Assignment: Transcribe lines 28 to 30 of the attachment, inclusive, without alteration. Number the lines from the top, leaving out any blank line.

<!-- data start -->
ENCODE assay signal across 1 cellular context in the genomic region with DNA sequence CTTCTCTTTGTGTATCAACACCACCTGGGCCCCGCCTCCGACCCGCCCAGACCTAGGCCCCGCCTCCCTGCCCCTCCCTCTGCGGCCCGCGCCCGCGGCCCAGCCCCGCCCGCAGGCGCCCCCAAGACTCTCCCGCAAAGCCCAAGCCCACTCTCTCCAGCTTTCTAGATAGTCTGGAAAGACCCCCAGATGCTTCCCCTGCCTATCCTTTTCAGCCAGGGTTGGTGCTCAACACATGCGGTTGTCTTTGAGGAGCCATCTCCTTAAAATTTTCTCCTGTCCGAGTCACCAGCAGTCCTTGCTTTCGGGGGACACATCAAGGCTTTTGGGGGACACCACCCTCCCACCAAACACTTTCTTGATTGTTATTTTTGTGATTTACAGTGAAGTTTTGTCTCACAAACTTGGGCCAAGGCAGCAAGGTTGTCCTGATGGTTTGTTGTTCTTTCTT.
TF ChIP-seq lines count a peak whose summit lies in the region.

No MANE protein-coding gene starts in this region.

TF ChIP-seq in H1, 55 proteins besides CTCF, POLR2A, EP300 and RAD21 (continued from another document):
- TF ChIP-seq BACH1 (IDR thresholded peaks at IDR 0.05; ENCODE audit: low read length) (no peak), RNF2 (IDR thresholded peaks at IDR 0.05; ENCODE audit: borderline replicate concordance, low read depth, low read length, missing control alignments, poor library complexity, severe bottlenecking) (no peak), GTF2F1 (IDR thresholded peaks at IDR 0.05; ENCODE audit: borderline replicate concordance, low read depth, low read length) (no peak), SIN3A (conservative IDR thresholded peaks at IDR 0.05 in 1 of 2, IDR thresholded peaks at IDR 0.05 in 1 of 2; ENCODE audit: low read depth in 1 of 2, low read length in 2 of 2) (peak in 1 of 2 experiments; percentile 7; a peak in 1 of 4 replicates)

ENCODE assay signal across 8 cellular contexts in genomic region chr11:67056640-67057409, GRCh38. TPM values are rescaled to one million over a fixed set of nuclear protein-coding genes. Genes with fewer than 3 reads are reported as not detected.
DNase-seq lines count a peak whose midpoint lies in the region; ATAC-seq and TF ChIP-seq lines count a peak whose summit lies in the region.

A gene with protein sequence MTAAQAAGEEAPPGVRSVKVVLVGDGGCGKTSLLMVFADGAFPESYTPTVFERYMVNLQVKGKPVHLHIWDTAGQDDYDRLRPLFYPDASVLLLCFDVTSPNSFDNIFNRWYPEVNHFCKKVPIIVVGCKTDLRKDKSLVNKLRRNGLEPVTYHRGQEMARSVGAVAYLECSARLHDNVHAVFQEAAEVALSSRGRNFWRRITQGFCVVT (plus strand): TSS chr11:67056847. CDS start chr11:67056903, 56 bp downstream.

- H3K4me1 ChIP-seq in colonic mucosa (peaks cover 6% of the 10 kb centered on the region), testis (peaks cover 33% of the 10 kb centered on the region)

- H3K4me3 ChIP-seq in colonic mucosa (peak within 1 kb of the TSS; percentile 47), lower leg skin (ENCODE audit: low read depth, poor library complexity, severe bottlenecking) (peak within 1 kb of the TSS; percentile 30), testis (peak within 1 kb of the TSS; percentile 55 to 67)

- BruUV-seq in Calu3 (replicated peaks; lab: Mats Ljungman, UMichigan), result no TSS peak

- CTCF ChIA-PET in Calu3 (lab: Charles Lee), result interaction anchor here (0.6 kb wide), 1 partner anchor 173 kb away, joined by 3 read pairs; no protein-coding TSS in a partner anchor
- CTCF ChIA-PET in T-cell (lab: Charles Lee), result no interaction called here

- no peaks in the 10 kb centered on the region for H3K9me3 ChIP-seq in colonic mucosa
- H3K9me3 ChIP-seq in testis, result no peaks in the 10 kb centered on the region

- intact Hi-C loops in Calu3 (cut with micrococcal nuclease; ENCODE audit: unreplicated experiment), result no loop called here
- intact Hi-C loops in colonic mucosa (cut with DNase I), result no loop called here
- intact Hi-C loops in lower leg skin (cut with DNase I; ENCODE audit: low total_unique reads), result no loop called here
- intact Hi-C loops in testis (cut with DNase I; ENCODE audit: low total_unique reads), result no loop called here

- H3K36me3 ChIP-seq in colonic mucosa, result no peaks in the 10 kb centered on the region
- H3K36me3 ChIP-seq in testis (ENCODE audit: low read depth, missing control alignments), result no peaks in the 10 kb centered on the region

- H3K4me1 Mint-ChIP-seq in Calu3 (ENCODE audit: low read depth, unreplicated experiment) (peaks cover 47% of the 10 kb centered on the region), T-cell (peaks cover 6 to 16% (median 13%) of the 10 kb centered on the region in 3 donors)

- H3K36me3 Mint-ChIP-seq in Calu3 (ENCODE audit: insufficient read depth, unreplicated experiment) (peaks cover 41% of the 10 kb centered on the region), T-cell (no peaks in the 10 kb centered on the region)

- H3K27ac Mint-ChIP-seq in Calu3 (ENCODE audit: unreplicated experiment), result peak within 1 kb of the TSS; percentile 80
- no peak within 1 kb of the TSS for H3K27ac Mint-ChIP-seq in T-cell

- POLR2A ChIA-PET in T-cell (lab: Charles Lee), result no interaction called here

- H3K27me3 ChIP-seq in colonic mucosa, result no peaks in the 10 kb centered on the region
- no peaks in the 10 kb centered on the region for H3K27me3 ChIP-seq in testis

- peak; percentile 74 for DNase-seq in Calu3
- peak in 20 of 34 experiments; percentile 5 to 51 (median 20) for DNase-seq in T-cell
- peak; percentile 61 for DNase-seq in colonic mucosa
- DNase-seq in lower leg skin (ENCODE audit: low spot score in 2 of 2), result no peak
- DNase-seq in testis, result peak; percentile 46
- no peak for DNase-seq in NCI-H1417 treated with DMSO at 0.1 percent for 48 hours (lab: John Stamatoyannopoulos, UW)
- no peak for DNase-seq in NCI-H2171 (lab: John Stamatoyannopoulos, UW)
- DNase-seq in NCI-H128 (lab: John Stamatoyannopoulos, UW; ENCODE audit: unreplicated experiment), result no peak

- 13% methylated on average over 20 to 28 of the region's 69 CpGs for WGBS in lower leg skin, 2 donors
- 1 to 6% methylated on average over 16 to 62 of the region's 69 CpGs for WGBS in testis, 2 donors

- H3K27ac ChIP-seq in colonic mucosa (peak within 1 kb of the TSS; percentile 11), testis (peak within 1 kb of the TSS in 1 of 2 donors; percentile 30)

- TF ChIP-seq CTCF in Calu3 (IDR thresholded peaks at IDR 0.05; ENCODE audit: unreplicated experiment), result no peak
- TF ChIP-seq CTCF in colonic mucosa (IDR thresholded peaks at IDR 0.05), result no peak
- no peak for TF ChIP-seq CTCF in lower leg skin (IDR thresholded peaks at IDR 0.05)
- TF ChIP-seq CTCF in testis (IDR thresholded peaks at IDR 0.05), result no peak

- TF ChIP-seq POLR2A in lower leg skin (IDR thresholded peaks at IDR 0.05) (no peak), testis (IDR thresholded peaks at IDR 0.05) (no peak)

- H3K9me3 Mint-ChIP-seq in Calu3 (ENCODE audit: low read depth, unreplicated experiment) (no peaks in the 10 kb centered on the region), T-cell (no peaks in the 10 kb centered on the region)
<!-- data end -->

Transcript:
- no peaks in the 10 kb centered on the region for H3K27me3 ChIP-seq in testis

- peak; percentile 74 for DNase-seq in Calu3
- peak in 20 of 34 experiments; percentile 5 to 51 (median 20) for DNase-seq in T-cell